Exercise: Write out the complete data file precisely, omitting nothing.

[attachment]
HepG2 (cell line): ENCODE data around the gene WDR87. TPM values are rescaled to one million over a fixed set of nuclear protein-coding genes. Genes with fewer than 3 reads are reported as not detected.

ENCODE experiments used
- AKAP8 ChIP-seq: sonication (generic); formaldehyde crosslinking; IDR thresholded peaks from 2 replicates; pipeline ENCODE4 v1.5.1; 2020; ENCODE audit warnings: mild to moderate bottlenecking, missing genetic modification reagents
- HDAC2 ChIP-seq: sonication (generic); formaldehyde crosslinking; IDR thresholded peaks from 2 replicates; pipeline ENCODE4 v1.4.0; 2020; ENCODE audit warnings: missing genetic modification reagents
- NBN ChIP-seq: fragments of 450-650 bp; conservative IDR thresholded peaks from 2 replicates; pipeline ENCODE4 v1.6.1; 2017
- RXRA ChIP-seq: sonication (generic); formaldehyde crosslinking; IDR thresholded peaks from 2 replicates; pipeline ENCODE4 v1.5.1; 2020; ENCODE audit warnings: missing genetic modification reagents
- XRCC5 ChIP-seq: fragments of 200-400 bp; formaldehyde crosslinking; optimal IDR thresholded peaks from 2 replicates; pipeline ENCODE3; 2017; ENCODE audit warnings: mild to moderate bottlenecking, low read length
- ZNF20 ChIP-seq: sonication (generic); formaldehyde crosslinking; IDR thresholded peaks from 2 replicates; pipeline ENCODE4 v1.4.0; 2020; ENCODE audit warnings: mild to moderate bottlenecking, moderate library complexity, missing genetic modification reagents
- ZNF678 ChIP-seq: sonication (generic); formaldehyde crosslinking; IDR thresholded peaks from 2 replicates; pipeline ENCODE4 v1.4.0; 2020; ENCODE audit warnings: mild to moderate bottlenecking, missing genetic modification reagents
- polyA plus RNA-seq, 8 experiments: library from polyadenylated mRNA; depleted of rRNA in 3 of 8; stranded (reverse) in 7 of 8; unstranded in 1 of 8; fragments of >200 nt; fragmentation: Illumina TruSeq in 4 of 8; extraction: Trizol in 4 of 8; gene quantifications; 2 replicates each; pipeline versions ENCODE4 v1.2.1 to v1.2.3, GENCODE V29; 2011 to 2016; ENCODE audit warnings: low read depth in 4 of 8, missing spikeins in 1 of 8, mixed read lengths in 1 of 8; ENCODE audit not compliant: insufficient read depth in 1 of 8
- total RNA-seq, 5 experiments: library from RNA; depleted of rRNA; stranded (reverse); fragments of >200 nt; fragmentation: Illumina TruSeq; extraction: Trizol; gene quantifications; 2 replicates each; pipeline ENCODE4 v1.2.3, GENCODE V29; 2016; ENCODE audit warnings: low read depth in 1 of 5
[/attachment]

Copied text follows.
HepG2 (cell line): ENCODE data around the gene WDR87. TPM values are rescaled to one million over a fixed set of nuclear protein-coding genes. Genes with fewer than 3 reads are reported as not detected.

ENCODE experiments used
- AKAP8 ChIP-seq: sonication (generic); formaldehyde crosslinking; IDR thresholded peaks from 2 replicates; pipeline ENCODE4 v1.5.1; 2020; ENCODE audit warnings: mild to moderate bottlenecking, missing genetic modification reagents
- HDAC2 ChIP-seq: sonication (generic); formaldehyde crosslinking; IDR thresholded peaks from 2 replicates; pipeline ENCODE4 v1.4.0; 2020; ENCODE audit warnings: missing genetic modification reagents
- NBN ChIP-seq: fragments of 450-650 bp; conservative IDR thresholded peaks from 2 replicates; pipeline ENCODE4 v1.6.1; 2017
- RXRA ChIP-seq: sonication (generic); formaldehyde crosslinking; IDR thresholded peaks from 2 replicates; pipeline ENCODE4 v1.5.1; 2020; ENCODE audit warnings: missing genetic modification reagents
- XRCC5 ChIP-seq: fragments of 200-400 bp; formaldehyde crosslinking; optimal IDR thresholded peaks from 2 replicates; pipeline ENCODE3; 2017; ENCODE audit warnings: mild to moderate bottlenecking, low read length
- ZNF20 ChIP-seq: sonication (generic); formaldehyde crosslinking; IDR thresholded peaks from 2 replicates; pipeline ENCODE4 v1.4.0; 2020; ENCODE audit warnings: mild to moderate bottlenecking, moderate library complexity, missing genetic modification reagents
- ZNF678 ChIP-seq: sonication (generic); formaldehyde crosslinking; IDR thresholded peaks from 2 replicates; pipeline ENCODE4 v1.4.0; 2020; ENCODE audit warnings: mild to moderate bottlenecking, missing genetic modification reagents
- polyA plus RNA-seq, 8 experiments: library from polyadenylated mRNA; depleted of rRNA in 3 of 8; stranded (reverse) in 7 of 8; unstranded in 1 of 8; fragments of >200 nt; fragmentation: Illumina TruSeq in 4 of 8; extraction: Trizol in 4 of 8; gene quantifications; 2 replicates each; pipeline versions ENCODE4 v1.2.1 to v1.2.3, GENCODE V29; 2011 to 2016; ENCODE audit warnings: low read depth in 4 of 8, missing spikeins in 1 of 8, mixed read lengths in 1 of 8; ENCODE audit not compliant: insufficient read depth in 1 of 8
- total RNA-seq, 5 experiments: library from RNA; depleted of rRNA; stranded (reverse); fragments of >200 nt; fragmentation: Illumina TruSeq; extraction: Trizol; gene quantifications; 2 replicates each; pipeline ENCODE4 v1.2.3, GENCODE V29; 2016; ENCODE audit warnings: low read depth in 1 of 5